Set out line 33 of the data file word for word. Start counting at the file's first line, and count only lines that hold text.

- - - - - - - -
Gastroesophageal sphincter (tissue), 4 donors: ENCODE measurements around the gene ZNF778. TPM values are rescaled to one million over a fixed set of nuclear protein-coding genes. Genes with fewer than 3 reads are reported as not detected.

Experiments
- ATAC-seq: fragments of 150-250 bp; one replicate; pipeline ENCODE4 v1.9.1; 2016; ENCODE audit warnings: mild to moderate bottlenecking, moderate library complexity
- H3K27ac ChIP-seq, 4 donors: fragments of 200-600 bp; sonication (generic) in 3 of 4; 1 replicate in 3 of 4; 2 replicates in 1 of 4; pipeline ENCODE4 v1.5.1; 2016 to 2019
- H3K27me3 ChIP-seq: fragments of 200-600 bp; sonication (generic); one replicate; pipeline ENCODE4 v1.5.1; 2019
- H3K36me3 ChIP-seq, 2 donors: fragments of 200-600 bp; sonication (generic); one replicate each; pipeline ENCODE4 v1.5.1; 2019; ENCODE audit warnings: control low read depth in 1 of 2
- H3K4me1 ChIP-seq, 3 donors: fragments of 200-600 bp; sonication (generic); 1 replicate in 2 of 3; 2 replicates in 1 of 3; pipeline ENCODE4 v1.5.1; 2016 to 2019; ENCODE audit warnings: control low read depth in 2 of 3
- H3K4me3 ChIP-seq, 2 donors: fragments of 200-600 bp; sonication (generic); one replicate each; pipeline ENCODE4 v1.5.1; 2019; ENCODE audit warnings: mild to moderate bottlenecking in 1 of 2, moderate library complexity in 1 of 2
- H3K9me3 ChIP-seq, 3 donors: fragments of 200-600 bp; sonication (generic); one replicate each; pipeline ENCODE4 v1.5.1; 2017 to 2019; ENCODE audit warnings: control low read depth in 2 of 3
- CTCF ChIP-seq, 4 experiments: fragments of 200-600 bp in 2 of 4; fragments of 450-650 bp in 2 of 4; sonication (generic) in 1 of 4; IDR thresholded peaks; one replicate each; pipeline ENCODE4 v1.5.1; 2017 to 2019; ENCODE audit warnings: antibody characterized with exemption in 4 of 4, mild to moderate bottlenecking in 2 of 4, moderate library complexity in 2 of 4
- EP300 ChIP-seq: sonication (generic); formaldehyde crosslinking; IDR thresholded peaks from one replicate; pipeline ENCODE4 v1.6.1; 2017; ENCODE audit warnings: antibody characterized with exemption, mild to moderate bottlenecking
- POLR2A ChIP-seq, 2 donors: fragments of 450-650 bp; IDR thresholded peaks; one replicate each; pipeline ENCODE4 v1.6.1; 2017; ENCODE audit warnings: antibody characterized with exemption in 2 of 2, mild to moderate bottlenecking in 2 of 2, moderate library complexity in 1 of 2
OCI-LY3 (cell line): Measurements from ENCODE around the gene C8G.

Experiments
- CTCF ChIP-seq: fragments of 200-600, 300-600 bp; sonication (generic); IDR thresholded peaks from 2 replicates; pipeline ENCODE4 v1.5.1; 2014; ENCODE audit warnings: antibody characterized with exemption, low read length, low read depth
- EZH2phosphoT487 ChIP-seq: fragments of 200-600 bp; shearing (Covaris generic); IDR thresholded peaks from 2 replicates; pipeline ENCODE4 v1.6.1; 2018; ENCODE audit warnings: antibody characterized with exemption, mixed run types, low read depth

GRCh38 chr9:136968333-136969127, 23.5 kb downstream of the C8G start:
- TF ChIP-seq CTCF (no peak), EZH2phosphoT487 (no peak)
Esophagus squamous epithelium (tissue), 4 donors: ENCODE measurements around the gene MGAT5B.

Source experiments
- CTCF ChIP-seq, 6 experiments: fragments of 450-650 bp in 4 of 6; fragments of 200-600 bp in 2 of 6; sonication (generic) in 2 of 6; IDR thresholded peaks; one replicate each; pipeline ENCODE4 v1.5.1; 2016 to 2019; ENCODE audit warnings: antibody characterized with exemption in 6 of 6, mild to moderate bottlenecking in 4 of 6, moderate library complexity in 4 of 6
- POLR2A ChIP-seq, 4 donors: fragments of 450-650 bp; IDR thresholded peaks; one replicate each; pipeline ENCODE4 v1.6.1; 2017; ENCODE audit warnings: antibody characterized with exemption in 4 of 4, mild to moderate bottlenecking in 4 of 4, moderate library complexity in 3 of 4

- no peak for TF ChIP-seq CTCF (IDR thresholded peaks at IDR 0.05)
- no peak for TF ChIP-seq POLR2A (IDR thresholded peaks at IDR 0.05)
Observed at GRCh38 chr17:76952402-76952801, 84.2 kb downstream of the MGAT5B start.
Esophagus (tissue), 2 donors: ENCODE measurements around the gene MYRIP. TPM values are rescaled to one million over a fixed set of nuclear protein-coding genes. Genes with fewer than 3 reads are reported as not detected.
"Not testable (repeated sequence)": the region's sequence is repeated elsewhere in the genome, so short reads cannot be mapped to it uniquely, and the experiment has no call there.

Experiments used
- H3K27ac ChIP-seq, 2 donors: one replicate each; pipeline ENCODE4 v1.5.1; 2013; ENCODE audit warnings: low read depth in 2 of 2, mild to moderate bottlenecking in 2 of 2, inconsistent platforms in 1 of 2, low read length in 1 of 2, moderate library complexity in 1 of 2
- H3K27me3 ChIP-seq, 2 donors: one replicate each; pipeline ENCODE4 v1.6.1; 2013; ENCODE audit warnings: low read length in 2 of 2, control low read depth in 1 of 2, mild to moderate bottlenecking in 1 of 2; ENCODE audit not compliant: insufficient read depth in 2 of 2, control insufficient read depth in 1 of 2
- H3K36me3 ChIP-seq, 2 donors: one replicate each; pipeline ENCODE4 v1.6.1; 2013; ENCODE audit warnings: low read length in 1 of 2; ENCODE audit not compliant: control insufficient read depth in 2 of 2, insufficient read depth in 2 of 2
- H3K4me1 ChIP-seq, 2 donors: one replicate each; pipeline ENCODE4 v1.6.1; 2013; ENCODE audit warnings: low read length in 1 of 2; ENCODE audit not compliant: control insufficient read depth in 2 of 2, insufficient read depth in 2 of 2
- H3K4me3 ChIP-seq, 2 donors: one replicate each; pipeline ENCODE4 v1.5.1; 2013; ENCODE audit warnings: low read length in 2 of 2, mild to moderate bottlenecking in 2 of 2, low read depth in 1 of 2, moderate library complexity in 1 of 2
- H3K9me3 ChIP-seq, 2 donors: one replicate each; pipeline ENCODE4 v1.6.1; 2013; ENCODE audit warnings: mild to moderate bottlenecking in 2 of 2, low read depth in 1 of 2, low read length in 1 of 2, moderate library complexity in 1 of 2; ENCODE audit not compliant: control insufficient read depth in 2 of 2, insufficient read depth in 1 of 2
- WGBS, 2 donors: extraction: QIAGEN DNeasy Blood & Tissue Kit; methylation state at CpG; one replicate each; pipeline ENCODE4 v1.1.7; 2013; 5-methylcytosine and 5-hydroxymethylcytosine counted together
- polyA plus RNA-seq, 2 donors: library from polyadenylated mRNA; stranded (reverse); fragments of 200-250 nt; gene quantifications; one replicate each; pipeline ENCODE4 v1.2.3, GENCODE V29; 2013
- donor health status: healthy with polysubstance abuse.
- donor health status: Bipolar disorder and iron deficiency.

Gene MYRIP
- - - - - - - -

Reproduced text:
- H3K4me3 ChIP-seq, 2 donors: one replicate each; pipeline ENCODE4 v1.5.1; 2013; ENCODE audit warnings: low read length in 2 of 2, mild to moderate bottlenecking in 2 of 2, low read depth in 1 of 2, moderate library complexity in 1 of 2